2022 marks the 25th anniversary of the year that everything happened — 1997. It was an ear-biting, Pierce Brosnan-loving, comet-obsessed world, and we’re here to relive every minute of it. Twice a week over the next 12 months, we will take you back to the winter of sheep cloning and the summer of Con Air. Come for the Chumbawamba, and stay for the return of the Mack. See all of the stories here.
He just looked like James Bond.
In order to play 007, you need a few things — a little panache, a cocksure attitude — but something that’s a little harder to pin down, but is nonetheless absolutely essential, is that you have to exude a certain Bond-ness. And that’s what Pierce Brosnan always did. Before him, Bond had looked like everybody from Sean Connery to George Lazenby, but when Brosnan stepped onto the scene, you just sensed he had the right hair, the right eyes, the right demeanor. It was merely a question of when the role would be his.
Currently, we don’t have a James Bond. With Daniel Craig walking away from the role after No Time to Die, the world is greeted by a familiar ritual of endless speculation about who the next 007 will be. Betting lines have been set up, with everyone from Tom Hardy to Rege-Jean Page to Jamie Dornan to Idris Elba being touted as possible contenders. Every once in a while, an actor comes along that everybody just assumes will be James Bond, although it doesn’t always work out. (Just ask Clive Owen.) It’s now been 20 years since Brosnan last did a Bond movie, and as great as Daniel Craig was in the role, nobody has been more James Bond than him. Turns out, though, that’s not necessarily a compliment to 007 — or to Brosnan. After so many false starts and breathless anticipation, both the franchise and the actor ended up better off without each other.
Born in 1953 in Ireland, Brosnan didn’t know his father growing up. (“Dad ran to the hills; never saw him ‘til I was 31,” he’d later tell GQ.) His mom had to go off to London to support her son, forcing Brosnan to be raised by different family members, including grandparents, an aunt and an uncle. What did the experience of moving around teach him? “That I’m a survivor,” he said in the GQ profile. “That I can dream well. That I can work hard. That I have some kind of faith that keeps me in check, keeps me grounded in life. And just really good fortune to have traveled through the fair and still be at the table, so to speak.”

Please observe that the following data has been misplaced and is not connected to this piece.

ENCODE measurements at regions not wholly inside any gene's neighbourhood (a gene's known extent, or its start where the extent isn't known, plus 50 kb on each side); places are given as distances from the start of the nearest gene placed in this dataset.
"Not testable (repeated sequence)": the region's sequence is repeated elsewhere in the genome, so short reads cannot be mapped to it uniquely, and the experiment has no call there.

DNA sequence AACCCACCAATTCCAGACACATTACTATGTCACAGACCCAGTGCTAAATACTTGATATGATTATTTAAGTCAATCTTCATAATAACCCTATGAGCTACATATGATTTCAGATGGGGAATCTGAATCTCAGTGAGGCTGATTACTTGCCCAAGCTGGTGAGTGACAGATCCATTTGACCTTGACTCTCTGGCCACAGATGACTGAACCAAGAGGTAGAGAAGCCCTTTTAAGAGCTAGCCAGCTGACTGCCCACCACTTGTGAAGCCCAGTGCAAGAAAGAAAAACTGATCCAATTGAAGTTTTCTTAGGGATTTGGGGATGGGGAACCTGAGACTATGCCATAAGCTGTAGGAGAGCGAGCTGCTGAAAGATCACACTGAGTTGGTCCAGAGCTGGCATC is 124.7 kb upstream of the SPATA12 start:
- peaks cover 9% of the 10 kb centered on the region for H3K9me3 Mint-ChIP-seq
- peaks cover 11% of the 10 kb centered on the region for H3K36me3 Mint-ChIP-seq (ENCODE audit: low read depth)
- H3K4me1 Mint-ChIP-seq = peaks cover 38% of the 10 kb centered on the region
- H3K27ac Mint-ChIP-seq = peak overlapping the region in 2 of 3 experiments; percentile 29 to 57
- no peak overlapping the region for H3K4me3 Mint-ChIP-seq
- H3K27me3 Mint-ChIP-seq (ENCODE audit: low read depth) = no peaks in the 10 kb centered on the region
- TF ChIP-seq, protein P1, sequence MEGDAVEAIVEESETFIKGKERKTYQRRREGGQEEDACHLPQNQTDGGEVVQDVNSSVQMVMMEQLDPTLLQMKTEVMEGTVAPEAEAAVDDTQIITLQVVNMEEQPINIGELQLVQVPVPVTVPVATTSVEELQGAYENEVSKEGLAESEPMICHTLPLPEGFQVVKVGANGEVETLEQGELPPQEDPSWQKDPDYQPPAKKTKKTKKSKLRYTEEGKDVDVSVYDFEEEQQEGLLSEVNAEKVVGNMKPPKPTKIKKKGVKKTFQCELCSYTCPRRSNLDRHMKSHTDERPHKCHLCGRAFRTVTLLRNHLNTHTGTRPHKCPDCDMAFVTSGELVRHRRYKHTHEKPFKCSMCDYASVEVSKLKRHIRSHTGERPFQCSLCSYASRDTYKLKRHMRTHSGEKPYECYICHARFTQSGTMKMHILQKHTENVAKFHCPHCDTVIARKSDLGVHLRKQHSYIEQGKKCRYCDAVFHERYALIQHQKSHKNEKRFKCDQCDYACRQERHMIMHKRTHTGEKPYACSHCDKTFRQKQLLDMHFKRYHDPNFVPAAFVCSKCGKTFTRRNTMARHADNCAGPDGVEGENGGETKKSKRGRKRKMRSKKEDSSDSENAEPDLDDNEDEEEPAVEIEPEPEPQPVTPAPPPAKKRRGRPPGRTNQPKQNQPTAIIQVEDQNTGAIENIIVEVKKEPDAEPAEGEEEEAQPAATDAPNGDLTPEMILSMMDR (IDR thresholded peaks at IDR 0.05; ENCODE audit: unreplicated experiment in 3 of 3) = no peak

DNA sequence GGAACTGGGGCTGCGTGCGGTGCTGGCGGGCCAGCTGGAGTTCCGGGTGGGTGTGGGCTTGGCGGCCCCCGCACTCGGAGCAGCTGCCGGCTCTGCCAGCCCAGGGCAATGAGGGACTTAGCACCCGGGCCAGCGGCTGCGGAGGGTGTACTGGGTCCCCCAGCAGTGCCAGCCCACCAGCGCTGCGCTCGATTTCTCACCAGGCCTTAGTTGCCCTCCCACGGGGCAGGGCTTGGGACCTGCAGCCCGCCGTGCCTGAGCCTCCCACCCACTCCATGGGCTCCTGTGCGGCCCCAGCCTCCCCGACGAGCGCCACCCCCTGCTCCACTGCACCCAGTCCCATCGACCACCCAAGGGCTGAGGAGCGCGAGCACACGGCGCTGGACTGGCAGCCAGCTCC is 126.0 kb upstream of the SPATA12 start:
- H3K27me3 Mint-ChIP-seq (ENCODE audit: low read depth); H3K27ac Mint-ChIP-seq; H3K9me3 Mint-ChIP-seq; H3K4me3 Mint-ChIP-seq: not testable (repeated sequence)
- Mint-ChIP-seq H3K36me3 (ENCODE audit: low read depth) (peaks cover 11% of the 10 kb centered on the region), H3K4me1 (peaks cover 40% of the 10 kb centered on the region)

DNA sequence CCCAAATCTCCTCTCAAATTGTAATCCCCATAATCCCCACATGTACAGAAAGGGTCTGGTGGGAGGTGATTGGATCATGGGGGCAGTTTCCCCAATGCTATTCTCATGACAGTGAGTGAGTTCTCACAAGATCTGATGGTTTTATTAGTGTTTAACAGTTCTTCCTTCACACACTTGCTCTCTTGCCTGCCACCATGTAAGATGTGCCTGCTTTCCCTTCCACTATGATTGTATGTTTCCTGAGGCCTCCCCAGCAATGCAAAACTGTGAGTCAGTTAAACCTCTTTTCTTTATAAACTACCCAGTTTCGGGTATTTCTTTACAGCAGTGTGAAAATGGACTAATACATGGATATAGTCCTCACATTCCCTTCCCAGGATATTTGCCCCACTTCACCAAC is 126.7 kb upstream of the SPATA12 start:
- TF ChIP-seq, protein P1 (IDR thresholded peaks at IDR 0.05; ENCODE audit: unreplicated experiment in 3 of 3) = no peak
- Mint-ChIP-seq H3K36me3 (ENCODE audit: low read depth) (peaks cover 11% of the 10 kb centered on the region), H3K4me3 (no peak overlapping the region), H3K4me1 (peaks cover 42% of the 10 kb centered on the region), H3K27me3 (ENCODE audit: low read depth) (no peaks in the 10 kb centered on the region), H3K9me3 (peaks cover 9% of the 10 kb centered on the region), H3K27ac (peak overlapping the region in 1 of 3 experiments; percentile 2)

After deciding not to be a professional artist — although he still paints — he took up acting, working in theater and on the big screen. He first came to Americans’ attention thanks to 1981’s The Manions of America, a miniseries about Irish immigrants coming to the U.S. during the Irish Potato Famine. In a Baltimore Sun profile from the time, writer Antoinette W. Header declared, “Whatever else The Manions of America may be, it will be the making of a new star, Pierce Brosnan, the Irish-born, London-based actor who plays Rory O’Manion in the miniseries.” Brosnan, then in his late 20s, was muted about the possibility of burgeoning stardom. “We shall see,” he said. “I’ve heard so much rubbish talked about other actors. You know, they become the face of the year, for a year, then you don’t see them again. I take it all with a pinch of salt, really I hope it will lead to other work. If it’s better work, then fantastic.”
His next big job was Remington Steele, a very silly 1980s comedy/drama/thriller/spy series that debuted on NBC the following year. The conceit: Stephanie Zimbalist played a private eye who has to hire Brosnan’s former thief to be the face of her new detective agency since nobody believes a woman can be good at the job. They solved mysteries and fell in love — and along the way, fans started thinking this Brosnan guy would make a great 007. In a 1985 profile in The Washington Post, writer Lois Romano described Brosnan as “the hunk with brains. Some call him the Cary Grant of the ‘80s and he’s being mentioned as a natural to succeed Roger Moore as James Bond.” Brosnan deflected, somewhat, telling Romano, “It would be another typecast. I think I’d put the man in the coffin then … just doing a harder-edged Remington Steele. But yes, yes, I would do it.”
With Moore leaving the role after that year’s A View to a Kill, though, it was time to start guessing who would be the next 007. And for a good long while, it seemed certain to be Brosnan, until it wasn’t. It’s a story that’s been told multiple times: how the producers tapped Brosnan to star in The Living Daylights — he’d even done publicity photos to prepare for the casting announcement — only to have the Remington Steele brain trust decide to bring back their canceled show, in part, to capitalize on Brosnan’s raised profile. Contractually obligated to return to Remington Steele, Brosnan had to let 007 go.
“Yes, I was disappointed at the time, pissed off in fact,” he’d say later. “I also felt a bit of a Charlie because every day there was some story about Bond and Brosnan in the press. But it was just business and I was caught in the middle.”